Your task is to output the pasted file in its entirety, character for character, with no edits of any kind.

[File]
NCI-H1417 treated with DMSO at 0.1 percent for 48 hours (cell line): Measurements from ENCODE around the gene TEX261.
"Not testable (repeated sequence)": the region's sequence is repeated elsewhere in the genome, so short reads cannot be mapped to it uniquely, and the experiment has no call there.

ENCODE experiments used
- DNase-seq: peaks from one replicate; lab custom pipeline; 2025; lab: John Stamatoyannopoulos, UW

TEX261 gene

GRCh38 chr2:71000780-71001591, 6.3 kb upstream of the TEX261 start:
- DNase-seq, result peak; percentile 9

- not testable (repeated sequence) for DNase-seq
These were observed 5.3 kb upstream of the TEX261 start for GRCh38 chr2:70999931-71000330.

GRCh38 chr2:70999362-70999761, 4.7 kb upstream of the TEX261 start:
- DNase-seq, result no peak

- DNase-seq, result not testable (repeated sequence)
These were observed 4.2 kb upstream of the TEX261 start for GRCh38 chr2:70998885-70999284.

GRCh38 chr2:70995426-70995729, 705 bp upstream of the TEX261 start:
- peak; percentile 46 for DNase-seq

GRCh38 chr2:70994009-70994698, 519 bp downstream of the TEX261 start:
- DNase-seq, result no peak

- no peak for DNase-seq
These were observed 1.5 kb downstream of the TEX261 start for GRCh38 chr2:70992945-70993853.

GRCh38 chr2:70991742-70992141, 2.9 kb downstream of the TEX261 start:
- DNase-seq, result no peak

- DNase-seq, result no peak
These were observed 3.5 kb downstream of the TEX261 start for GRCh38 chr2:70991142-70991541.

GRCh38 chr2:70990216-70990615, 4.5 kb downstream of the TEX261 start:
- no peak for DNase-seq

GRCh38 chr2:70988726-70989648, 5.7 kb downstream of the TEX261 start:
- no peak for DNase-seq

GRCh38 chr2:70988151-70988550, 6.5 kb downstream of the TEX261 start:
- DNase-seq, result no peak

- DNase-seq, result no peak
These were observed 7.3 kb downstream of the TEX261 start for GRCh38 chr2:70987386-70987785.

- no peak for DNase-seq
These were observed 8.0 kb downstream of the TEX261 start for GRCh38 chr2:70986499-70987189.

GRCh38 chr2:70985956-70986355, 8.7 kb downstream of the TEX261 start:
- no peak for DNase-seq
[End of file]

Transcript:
NCI-H1417 treated with DMSO at 0.1 percent for 48 hours (cell line): Measurements from ENCODE around the gene TEX261.
"Not testable (repeated sequence)": the region's sequence is repeated elsewhere in the genome, so short reads cannot be mapped to it uniquely, and the experiment has no call there.

ENCODE experiments used
- DNase-seq: peaks from one replicate; lab custom pipeline; 2025; lab: John Stamatoyannopoulos, UW

TEX261 gene

GRCh38 chr2:71000780-71001591, 6.3 kb upstream of the TEX261 start:
- DNase-seq, result peak; percentile 9

- not testable (repeated sequence) for DNase-seq
These were observed 5.3 kb upstream of the TEX261 start for GRCh38 chr2:70999931-71000330.

GRCh38 chr2:70999362-70999761, 4.7 kb upstream of the TEX261 start:
- DNase-seq, result no peak

- DNase-seq, result not testable (repeated sequence)
These were observed 4.2 kb upstream of the TEX261 start for GRCh38 chr2:70998885-70999284.

GRCh38 chr2:70995426-70995729, 705 bp upstream of the TEX261 start:
- peak; percentile 46 for DNase-seq

GRCh38 chr2:70994009-70994698, 519 bp downstream of the TEX261 start:
- DNase-seq, result no peak

- no peak for DNase-seq
These were observed 1.5 kb downstream of the TEX261 start for GRCh38 chr2:70992945-70993853.

GRCh38 chr2:70991742-70992141, 2.9 kb downstream of the TEX261 start:
- DNase-seq, result no peak

- DNase-seq, result no peak
These were observed 3.5 kb downstream of the TEX261 start for GRCh38 chr2:70991142-70991541.

GRCh38 chr2:70990216-70990615, 4.5 kb downstream of the TEX261 start:
- no peak for DNase-seq

GRCh38 chr2:70988726-70989648, 5.7 kb downstream of the TEX261 start:
- no peak for DNase-seq

GRCh38 chr2:70988151-70988550, 6.5 kb downstream of the TEX261 start:
- DNase-seq, result no peak

- DNase-seq, result no peak
These were observed 7.3 kb downstream of the TEX261 start for GRCh38 chr2:70987386-70987785.

- no peak for DNase-seq
These were observed 8.0 kb downstream of the TEX261 start for GRCh38 chr2:70986499-70987189.

GRCh38 chr2:70985956-70986355, 8.7 kb downstream of the TEX261 start:
- no peak for DNase-seq